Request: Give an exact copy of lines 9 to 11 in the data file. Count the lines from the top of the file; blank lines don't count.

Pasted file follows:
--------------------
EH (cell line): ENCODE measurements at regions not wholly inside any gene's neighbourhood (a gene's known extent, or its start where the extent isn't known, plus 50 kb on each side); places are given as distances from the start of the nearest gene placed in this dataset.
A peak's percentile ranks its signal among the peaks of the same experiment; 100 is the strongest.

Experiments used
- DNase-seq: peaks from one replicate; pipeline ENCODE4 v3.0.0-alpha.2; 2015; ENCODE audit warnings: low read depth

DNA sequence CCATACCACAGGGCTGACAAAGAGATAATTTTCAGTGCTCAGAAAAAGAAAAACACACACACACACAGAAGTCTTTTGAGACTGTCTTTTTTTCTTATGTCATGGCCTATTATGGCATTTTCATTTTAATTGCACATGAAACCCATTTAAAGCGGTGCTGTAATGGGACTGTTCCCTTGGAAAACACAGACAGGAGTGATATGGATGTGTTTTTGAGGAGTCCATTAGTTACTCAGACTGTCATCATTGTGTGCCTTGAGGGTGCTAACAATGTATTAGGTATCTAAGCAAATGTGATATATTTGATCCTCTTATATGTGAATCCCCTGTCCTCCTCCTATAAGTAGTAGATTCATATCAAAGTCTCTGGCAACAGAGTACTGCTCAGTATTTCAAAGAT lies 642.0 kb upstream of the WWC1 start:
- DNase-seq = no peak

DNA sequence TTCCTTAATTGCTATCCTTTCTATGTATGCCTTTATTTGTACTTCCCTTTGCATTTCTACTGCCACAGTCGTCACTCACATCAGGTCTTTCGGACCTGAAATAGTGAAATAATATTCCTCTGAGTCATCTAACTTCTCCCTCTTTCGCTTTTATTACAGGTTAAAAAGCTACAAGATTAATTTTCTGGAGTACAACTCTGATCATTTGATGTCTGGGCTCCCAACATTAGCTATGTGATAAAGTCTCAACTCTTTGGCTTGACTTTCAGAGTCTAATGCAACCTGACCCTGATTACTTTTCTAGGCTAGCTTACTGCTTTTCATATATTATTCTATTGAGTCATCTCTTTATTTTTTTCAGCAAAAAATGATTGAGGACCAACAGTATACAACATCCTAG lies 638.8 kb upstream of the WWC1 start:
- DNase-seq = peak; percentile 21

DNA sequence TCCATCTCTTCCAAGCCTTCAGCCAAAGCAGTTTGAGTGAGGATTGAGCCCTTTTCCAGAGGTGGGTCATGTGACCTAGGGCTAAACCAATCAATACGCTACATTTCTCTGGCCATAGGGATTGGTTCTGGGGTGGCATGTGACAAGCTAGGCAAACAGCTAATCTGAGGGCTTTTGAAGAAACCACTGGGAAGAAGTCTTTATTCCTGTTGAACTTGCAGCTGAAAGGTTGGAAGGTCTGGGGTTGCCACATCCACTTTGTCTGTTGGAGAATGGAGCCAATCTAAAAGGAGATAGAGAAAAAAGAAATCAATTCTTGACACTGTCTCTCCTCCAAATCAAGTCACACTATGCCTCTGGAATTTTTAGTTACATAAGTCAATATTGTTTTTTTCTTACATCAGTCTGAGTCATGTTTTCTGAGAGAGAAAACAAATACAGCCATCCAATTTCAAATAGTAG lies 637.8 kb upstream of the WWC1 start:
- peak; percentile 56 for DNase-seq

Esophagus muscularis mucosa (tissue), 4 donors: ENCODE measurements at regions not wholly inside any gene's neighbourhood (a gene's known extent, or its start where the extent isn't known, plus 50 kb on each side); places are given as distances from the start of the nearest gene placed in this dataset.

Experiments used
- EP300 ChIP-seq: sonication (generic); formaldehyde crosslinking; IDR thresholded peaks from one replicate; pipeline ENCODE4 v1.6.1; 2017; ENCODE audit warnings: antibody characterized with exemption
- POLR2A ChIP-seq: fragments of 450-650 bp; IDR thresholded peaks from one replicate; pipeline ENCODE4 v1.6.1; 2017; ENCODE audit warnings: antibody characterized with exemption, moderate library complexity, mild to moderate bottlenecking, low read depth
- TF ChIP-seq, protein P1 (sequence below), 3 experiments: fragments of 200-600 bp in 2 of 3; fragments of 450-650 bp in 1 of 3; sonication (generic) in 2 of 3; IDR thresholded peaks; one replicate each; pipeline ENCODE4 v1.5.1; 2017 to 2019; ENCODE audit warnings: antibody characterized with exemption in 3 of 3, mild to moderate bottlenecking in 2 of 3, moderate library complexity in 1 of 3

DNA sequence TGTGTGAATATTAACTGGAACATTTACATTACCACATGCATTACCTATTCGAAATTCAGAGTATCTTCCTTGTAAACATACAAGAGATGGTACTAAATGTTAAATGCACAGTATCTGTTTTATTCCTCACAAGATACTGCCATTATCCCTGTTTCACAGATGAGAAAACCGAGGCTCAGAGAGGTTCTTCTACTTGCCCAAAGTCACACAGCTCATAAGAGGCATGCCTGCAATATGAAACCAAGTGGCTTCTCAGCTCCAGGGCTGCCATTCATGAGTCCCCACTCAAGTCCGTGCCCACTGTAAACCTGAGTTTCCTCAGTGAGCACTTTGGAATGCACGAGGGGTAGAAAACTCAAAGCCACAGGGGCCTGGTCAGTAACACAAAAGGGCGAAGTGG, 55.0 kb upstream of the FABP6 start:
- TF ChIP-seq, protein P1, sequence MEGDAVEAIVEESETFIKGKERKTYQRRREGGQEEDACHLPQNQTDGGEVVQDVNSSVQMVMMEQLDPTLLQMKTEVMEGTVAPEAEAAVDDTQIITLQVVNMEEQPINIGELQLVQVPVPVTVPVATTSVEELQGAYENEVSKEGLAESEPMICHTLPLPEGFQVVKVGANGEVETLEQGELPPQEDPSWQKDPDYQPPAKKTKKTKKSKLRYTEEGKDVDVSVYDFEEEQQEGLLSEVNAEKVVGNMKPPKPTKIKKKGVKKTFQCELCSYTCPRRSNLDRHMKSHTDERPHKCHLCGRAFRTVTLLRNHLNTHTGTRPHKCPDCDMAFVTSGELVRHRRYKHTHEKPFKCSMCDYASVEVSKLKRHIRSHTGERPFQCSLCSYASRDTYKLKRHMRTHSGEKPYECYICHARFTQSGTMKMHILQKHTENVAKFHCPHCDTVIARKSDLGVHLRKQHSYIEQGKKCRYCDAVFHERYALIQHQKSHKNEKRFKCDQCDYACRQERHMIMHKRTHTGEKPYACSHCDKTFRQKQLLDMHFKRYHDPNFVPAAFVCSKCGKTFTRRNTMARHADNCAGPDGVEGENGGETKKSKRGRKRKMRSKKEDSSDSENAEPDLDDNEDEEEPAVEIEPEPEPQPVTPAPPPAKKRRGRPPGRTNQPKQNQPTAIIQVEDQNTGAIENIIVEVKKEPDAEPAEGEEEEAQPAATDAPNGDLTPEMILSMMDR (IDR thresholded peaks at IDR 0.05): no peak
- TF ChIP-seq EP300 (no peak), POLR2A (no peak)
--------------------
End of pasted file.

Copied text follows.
DNA sequence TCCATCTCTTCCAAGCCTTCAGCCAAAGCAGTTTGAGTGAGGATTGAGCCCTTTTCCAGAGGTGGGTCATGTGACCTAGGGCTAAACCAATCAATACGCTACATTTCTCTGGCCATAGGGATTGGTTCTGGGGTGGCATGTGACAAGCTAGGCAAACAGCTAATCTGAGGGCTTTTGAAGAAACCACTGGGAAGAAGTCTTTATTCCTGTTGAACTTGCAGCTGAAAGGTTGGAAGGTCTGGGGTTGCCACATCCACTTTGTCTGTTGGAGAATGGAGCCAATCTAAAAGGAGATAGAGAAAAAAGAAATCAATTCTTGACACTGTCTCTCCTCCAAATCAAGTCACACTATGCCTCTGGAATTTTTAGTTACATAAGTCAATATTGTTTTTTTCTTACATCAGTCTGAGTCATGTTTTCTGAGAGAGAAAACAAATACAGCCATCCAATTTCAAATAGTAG lies 637.8 kb upstream of the WWC1 start:
- peak; percentile 56 for DNase-seq

Esophagus muscularis mucosa (tissue), 4 donors: ENCODE measurements at regions not wholly inside any gene's neighbourhood (a gene's known extent, or its start where the extent isn't known, plus 50 kb on each side); places are given as distances from the start of the nearest gene placed in this dataset.